In the New York Times, "Why Half a Degree of Global Warming is a Big Deal" graphs some of the differences between a 1.5 and 2℃ change, like ten times the chance of no sea ice in the Arctic, over a third of the world's population affected by extreme heat, and coral reefs mostly disappearing.

The Guardian tries to take a more positive spin, that we can limit warming to 1.5 C with political will. Figueres says, "Most striking to me, therefore, is the fact that the determinants of whether we head for 2C or for 1.5C are mainly political; they are not technical or economic." We've been saying this for a long time now, "We have the technology, we just have to put it in place," and it's still true, but it just feels so incredibly unlikely given the current sway in voting. I'm not sure it matters that "the price of large-scale solar and wind energy has fallen" when the elites have put all their money in oil. However, perhaps my pessimism is a result of location, since, "China, India and the EU appear to be ahead of their Paris targets."

Except, George Monbiot, on the other side of the pond, is also not entirely convinced of a rosy future.
"We can now leave fossil fuels in the ground and thwart climate breakdown. . . . So how come oil production, for the first time in history, is about to hit 100m barrels a day? . . . How is it that in Germany, whose energy transition was supposed to be a model for the world, protesters are being beaten up by police as they try to defend the 12,000-year-old Hambacher forest from an opencast min extracting lignite - the dirtiest form of coal? Why have investments in Canadian tar sands - the dirtiest source of oil - doubled in a year? The answer is, growth. . . . It doesn't matter how many good things we do: preventing climate breakdown means ceasing to do bad things. Given that economic growth, in nations that are already rich enough to meet the needs of all, requires an increase in pointless consumption, it is hard so see how it can ever be decoupled from the assault on the living planet. . . . Clean growth is as much of an oxymoron as clean coal. But making this obvious statement in public life is treated as political suicide."
He concedes that New Zealand is starting to make the change away from a growth model, and warns that we all play a part in this,
"No politician can act without support. If we want political parties to address these issues, we too must start addressing them. We cannot rely on the media to do it for us. . . . A crucial factor in the remarkable shift in attitudes towards LGBT people was the determination of activists to break the silence. They overcame social embarrassment to broach issues that other people found uncomfortable. We need . . . to do the same for climate breakdown. . . . Let's create the political space in which well-intentioned parties can act. Let us talk a better world into being."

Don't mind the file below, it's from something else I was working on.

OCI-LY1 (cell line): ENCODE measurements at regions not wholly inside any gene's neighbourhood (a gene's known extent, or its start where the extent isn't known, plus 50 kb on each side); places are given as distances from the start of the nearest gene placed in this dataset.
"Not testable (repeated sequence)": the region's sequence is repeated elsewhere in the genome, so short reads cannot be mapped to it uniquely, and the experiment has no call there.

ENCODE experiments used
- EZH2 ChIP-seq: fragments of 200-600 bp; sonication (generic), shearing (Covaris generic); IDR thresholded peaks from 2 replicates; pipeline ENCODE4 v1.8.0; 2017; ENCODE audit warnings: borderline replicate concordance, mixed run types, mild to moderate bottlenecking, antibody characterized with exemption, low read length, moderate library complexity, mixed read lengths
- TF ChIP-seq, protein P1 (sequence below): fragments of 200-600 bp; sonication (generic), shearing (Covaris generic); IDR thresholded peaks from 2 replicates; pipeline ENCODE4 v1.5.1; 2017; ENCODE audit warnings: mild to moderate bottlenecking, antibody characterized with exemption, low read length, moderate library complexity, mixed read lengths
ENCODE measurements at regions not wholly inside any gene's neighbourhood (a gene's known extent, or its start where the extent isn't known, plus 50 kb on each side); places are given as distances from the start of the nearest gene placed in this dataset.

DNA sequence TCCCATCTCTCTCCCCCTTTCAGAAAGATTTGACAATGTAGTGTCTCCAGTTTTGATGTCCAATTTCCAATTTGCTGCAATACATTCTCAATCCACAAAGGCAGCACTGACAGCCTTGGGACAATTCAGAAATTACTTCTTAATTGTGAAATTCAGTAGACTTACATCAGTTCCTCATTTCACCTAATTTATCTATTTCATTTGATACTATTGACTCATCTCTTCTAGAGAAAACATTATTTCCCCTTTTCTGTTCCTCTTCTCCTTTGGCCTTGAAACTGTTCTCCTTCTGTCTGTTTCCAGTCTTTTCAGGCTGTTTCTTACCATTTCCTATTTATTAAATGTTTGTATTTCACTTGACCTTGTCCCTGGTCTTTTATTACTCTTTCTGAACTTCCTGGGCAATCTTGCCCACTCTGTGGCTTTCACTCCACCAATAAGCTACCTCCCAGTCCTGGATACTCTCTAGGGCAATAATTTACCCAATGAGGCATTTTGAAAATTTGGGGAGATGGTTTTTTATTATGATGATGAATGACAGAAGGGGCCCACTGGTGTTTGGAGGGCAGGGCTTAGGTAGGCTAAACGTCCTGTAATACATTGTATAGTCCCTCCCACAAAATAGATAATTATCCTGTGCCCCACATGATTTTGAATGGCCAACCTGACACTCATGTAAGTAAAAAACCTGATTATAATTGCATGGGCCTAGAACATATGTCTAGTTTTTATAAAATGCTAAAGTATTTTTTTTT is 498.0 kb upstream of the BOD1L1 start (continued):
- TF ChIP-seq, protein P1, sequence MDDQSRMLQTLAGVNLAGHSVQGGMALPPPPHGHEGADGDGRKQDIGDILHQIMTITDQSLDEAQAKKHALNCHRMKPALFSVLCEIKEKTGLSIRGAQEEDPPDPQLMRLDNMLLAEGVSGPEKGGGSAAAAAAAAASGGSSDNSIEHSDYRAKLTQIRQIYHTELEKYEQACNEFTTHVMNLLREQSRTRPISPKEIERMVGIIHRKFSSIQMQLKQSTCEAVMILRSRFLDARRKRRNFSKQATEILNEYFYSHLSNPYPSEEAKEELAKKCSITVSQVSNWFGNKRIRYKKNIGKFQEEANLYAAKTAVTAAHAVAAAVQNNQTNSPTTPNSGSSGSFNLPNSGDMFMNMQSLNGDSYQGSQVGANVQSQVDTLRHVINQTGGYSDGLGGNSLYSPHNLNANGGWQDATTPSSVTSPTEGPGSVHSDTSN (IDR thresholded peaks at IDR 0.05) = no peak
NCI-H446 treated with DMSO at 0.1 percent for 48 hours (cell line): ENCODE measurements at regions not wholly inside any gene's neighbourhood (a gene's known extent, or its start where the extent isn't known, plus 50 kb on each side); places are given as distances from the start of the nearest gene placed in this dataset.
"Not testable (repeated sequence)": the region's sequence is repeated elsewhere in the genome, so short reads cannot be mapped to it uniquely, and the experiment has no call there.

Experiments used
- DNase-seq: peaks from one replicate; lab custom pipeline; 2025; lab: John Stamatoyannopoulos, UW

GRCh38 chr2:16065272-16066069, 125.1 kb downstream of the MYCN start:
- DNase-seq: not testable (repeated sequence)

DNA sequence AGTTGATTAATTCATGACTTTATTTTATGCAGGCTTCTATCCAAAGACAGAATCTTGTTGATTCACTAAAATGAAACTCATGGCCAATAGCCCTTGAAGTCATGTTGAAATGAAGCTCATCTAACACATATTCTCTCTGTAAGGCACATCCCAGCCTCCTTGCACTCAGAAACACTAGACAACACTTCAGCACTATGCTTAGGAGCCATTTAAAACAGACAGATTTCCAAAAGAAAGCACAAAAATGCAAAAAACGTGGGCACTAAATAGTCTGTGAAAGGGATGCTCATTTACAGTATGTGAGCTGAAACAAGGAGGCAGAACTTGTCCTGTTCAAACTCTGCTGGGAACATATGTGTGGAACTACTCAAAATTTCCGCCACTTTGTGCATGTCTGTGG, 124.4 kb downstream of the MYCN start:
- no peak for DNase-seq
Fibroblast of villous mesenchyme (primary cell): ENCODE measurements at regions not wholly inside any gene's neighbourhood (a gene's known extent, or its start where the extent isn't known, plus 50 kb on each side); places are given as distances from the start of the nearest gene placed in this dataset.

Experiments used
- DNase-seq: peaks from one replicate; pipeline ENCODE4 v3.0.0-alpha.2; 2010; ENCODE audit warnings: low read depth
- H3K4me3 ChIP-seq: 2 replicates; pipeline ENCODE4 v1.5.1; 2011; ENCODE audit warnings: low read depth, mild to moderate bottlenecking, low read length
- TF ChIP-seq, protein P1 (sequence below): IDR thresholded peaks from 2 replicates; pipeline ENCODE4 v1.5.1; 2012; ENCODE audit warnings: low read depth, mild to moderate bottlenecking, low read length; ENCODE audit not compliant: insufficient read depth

Well, we can only try.


The Mound of Sound said...

We've painted ourselves into a corner, Marie. We've been doing that, at first inadvertently, since the mid-70s and recklessly since at least the 90s. As we close out the second decade of this new millennia, we face a predicament largely of our own choice in the making. And now, for our dereliction, the price we pay to do anything, something meaningful for future generations has grown massively.

The emergency prescription - cut emissions 45% in just twelve years - sounds simple enough. We can do it, we're told. We might be able to do it if only we had the willingness and courage to pay the price and bear the sacrifices but we're as cowardly as we are self-interested.

I will believe that we have a hope, even a slim chance, of achieving the 1.5C target when Trudeau abandons that pipeline and shuts down the Tar Sands. Neither is going to happen.

Two weeks ago OPEC issued a report that foresees a bright future for all fossil fuels, including thermal coal, for decades to come. Last year the International Energy Agency's "World Energy Outlook, 2017" predicted a 30% growth in fossil fuels by 2040.

Twelve years. It's the blink of an eye in matters governmental. A 45% decrease in GHG emissions. A truly Herculean chore but there is no Hercules, only milquetoasts like our own prime minister.

For well more than a decade I've been watching these jarring reports, one on the heels of another, take the same course. They're news for a day or two and then it's straight down the Memory Hole.

They'll be lightfooted enough when the next climate summit opens this December in Katowice, Poland. They'll do a lively dance as they skirt the real issues, smothering us in empty assurances and promising great things that they have no intention of fulfilling.

Marie Snyder said...

Yup, just the smallest glimmer of hope peeking out, keeping me from giving up entirely.